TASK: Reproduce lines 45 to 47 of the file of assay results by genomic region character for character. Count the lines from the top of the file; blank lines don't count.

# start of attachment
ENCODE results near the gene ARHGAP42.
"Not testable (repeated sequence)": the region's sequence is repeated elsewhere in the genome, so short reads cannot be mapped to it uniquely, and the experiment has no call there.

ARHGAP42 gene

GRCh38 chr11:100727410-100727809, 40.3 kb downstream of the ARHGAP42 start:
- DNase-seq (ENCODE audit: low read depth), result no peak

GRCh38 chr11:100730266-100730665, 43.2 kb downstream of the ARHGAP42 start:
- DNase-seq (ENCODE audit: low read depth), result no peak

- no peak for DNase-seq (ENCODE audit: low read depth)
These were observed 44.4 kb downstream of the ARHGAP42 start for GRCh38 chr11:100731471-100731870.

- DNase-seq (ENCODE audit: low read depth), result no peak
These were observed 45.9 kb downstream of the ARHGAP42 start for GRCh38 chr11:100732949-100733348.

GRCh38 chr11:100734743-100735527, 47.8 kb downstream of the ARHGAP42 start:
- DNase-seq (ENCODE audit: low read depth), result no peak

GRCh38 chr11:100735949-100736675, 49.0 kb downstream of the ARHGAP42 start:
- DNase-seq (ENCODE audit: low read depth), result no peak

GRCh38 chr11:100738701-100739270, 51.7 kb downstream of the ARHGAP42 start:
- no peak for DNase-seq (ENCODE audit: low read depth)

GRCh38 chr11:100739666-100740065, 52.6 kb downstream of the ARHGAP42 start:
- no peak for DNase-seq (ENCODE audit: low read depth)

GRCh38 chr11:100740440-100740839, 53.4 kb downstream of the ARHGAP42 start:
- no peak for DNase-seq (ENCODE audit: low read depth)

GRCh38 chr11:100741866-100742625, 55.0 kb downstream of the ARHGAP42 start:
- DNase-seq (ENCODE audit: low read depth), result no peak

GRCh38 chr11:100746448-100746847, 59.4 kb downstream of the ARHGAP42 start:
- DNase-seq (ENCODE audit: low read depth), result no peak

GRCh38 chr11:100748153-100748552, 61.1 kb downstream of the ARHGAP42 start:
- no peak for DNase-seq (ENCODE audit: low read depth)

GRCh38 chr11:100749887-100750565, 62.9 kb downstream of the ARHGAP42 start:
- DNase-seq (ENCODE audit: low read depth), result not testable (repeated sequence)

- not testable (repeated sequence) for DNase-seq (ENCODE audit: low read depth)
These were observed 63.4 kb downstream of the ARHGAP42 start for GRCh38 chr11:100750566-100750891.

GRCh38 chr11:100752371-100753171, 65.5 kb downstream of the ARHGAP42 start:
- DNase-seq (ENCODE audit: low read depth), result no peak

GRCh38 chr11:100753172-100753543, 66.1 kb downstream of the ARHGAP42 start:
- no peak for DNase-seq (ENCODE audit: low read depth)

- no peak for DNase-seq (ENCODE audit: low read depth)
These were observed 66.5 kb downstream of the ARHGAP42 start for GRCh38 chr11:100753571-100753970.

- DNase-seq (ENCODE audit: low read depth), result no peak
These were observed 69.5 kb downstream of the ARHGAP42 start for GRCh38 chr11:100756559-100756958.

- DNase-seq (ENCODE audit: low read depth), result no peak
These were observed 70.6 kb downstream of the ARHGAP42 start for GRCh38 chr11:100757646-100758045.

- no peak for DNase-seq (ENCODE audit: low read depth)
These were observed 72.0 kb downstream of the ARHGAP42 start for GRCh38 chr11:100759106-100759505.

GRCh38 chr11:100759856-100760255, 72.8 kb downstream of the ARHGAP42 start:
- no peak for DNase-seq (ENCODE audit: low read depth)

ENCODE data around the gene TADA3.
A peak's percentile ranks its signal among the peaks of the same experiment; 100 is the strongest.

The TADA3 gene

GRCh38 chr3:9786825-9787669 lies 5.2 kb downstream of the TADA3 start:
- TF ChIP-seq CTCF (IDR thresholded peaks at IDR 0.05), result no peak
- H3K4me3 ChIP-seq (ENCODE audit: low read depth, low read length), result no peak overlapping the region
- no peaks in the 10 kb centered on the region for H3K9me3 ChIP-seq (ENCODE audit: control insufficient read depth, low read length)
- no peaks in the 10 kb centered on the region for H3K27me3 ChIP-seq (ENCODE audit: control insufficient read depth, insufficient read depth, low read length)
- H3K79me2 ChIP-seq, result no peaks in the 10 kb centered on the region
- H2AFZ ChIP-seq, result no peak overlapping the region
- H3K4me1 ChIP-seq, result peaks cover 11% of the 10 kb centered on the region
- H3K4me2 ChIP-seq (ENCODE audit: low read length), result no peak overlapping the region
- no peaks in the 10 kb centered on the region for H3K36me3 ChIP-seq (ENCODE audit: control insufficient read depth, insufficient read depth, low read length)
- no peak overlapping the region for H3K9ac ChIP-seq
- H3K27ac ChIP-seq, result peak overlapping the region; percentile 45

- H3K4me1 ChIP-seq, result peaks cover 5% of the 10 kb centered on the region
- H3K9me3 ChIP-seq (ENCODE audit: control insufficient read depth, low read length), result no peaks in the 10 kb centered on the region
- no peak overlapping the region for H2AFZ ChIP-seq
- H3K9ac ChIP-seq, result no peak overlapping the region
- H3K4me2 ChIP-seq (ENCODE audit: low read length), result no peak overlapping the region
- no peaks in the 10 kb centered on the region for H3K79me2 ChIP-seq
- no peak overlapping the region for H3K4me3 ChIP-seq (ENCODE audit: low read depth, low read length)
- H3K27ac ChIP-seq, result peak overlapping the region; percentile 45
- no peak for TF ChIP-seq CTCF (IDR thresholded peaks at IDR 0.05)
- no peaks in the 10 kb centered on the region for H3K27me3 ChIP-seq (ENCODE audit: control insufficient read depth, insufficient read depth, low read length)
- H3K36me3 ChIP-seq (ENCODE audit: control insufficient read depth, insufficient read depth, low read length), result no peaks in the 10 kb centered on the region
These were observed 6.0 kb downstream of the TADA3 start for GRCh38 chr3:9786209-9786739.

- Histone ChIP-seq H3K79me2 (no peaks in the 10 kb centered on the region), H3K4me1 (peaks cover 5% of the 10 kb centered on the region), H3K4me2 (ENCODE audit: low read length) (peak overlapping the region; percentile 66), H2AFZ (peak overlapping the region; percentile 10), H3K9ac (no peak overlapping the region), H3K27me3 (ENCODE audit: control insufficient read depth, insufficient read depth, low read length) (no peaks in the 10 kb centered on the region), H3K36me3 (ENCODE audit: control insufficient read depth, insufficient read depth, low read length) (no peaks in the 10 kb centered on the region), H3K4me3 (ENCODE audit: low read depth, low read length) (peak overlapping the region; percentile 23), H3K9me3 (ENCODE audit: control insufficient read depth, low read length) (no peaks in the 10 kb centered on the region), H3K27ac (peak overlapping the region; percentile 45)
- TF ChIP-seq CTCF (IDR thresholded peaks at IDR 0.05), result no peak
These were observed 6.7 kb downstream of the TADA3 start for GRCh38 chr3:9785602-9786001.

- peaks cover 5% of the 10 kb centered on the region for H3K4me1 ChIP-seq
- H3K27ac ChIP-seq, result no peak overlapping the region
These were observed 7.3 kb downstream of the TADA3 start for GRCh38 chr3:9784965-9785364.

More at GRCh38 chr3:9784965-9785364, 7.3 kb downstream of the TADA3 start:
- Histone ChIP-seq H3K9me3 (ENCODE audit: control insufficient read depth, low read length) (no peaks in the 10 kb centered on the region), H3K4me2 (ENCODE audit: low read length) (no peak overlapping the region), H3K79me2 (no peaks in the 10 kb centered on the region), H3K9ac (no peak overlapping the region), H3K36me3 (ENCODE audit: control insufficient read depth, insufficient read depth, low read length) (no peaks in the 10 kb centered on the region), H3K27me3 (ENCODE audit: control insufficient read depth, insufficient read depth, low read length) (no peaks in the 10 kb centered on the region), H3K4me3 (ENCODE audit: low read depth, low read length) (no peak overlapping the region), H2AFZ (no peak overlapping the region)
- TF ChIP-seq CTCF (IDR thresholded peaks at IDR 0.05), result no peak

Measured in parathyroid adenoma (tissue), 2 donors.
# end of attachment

- no peak for DNase-seq (ENCODE audit: low read depth)

ENCODE data around the gene TADA3.
A peak's percentile ranks its signal among the peaks of the same experiment; 100 is the strongest.